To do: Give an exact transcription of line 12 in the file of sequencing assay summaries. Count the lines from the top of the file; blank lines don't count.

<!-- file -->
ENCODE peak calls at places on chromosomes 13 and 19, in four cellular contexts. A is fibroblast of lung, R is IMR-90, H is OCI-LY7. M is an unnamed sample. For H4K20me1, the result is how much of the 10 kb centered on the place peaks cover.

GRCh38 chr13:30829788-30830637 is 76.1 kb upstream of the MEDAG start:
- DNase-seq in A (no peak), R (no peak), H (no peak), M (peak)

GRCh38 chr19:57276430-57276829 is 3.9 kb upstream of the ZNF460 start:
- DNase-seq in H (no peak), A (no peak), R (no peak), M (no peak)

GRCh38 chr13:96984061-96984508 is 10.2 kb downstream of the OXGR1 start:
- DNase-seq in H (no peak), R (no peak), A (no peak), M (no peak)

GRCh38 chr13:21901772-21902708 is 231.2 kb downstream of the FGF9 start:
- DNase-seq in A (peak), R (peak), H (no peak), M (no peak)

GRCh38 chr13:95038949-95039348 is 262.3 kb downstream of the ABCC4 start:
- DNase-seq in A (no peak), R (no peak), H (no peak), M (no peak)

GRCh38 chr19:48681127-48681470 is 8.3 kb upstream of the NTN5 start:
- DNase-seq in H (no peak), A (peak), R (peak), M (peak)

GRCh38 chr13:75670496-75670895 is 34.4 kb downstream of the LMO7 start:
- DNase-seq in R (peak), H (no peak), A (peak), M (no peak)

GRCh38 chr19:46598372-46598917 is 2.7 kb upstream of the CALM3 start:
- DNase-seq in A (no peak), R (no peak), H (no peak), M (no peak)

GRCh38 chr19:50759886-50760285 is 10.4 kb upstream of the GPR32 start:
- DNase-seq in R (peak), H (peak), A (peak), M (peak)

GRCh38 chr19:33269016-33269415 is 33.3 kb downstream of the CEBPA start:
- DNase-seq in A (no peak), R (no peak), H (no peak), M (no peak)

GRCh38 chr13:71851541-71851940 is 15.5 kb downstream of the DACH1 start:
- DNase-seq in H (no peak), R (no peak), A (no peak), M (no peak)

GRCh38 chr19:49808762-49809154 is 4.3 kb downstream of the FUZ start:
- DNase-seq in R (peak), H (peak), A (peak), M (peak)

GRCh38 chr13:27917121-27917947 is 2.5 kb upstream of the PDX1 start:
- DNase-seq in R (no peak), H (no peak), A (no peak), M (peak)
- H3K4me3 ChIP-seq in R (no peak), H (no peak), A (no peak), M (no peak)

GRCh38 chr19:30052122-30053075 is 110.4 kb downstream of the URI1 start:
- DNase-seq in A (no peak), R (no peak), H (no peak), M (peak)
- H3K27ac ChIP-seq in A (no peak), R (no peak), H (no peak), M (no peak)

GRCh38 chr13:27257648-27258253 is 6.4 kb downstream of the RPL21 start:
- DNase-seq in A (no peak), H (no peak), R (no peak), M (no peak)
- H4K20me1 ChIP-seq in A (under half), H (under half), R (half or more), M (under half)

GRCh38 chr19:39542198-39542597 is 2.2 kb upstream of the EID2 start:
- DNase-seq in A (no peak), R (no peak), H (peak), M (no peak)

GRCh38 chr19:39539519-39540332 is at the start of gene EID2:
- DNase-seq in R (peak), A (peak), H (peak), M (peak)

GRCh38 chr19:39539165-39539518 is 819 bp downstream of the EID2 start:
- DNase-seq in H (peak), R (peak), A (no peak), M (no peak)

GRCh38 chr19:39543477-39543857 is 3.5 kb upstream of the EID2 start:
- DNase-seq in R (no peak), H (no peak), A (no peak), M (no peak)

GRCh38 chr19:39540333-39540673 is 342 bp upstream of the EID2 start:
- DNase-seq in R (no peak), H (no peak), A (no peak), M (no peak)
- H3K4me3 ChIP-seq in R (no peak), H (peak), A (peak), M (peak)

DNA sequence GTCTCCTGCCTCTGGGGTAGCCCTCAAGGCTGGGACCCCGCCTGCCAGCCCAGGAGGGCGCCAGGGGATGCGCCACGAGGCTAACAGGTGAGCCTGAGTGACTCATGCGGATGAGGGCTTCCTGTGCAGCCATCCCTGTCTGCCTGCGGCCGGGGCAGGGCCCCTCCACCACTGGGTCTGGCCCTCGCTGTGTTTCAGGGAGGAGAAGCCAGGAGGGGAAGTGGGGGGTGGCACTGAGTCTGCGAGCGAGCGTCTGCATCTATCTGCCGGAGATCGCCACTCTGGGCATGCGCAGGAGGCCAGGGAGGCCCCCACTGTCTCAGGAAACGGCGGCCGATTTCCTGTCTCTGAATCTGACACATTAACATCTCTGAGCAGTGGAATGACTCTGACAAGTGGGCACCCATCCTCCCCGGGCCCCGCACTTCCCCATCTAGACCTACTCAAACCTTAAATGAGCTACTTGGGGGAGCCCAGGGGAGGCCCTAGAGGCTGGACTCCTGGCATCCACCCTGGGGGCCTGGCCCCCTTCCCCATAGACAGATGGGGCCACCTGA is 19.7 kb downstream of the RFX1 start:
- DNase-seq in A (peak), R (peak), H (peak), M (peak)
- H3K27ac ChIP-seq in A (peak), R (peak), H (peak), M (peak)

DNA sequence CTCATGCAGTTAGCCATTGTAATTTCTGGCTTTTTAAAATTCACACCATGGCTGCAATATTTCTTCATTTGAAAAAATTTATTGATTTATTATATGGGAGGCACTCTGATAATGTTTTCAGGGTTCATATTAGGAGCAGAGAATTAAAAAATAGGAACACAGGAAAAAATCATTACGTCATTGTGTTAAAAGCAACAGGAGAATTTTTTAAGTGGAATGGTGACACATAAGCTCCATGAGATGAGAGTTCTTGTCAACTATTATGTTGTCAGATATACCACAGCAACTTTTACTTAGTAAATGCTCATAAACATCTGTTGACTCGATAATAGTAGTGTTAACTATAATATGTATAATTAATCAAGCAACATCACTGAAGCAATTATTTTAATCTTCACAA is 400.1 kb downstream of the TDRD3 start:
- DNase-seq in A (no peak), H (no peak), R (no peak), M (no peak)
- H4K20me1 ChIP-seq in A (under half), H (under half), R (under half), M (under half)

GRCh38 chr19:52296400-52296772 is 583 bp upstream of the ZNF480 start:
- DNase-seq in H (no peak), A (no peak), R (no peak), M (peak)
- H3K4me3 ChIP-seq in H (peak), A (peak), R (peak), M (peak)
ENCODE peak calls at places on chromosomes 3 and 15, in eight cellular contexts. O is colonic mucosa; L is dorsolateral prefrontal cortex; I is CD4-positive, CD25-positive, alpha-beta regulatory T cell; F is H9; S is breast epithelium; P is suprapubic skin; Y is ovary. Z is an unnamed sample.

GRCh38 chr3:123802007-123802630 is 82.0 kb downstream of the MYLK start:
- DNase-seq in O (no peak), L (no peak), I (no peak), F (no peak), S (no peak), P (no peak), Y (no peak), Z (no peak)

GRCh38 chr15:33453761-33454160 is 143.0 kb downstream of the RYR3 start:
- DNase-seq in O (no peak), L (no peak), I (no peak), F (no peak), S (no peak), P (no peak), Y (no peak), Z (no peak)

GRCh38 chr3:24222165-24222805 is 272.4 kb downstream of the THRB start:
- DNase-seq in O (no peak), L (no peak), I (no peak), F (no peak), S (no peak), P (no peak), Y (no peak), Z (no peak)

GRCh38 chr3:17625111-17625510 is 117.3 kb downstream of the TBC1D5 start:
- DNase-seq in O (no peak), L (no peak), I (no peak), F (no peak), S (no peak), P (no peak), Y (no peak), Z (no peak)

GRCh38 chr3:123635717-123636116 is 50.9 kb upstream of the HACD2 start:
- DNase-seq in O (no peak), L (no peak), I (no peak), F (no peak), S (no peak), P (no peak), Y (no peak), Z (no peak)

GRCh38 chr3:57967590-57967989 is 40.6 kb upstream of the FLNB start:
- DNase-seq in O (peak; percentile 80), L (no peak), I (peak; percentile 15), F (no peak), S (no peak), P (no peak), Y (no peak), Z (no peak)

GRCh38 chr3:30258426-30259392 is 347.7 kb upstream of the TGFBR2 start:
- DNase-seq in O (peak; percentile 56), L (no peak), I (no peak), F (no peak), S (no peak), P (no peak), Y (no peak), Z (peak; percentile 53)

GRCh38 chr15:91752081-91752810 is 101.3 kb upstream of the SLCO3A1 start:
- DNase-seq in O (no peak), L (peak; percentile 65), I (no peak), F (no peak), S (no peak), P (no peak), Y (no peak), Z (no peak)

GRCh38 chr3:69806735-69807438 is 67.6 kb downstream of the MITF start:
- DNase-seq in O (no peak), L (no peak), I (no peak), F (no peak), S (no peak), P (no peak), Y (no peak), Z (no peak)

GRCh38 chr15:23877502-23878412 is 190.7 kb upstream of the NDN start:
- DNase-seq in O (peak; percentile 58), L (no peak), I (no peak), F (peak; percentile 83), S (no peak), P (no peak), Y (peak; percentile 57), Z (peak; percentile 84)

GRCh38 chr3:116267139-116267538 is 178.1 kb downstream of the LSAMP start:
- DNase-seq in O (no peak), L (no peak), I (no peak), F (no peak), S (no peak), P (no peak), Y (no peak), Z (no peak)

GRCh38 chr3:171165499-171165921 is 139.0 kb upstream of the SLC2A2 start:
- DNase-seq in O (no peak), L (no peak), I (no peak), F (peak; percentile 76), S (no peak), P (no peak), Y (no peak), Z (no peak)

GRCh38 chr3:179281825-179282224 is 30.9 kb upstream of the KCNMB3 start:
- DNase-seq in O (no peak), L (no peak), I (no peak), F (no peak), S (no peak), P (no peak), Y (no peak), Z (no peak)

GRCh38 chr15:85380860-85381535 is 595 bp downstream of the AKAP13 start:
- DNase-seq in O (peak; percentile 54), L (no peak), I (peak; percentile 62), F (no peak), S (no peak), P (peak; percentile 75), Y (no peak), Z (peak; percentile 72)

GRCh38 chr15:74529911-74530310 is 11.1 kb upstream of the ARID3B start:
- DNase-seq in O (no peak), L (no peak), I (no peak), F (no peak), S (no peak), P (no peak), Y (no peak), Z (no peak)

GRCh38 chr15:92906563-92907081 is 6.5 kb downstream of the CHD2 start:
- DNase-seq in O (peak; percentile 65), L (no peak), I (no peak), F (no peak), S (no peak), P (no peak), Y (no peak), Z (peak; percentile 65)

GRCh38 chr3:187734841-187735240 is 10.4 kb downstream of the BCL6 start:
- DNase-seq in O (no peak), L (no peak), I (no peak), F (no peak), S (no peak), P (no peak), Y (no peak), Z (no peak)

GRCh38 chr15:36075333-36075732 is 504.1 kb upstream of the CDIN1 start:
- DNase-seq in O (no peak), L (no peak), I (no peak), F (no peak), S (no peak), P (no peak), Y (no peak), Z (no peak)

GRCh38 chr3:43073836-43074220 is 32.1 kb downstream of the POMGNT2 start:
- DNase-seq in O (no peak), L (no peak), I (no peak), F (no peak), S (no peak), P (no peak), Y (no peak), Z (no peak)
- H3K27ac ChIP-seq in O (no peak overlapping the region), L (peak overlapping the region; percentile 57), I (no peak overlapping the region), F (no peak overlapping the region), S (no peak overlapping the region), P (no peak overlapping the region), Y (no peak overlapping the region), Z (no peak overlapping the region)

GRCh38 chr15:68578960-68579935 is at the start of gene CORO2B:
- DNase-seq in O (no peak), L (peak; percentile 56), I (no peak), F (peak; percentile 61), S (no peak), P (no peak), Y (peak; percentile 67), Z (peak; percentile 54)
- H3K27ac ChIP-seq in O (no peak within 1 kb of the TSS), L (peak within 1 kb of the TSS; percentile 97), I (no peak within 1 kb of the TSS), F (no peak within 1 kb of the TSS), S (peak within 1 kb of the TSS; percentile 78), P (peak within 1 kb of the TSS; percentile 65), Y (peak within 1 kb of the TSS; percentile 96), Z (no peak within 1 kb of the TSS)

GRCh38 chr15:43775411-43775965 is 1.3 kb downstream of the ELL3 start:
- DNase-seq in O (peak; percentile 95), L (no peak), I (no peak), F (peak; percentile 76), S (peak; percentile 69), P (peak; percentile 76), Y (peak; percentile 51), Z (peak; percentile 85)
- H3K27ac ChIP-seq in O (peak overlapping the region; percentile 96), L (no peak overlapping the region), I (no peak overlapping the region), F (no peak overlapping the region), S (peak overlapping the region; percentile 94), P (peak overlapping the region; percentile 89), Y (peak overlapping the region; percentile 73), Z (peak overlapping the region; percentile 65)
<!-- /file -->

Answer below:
GRCh38 chr19:48681127-48681470 is 8.3 kb upstream of the NTN5 start: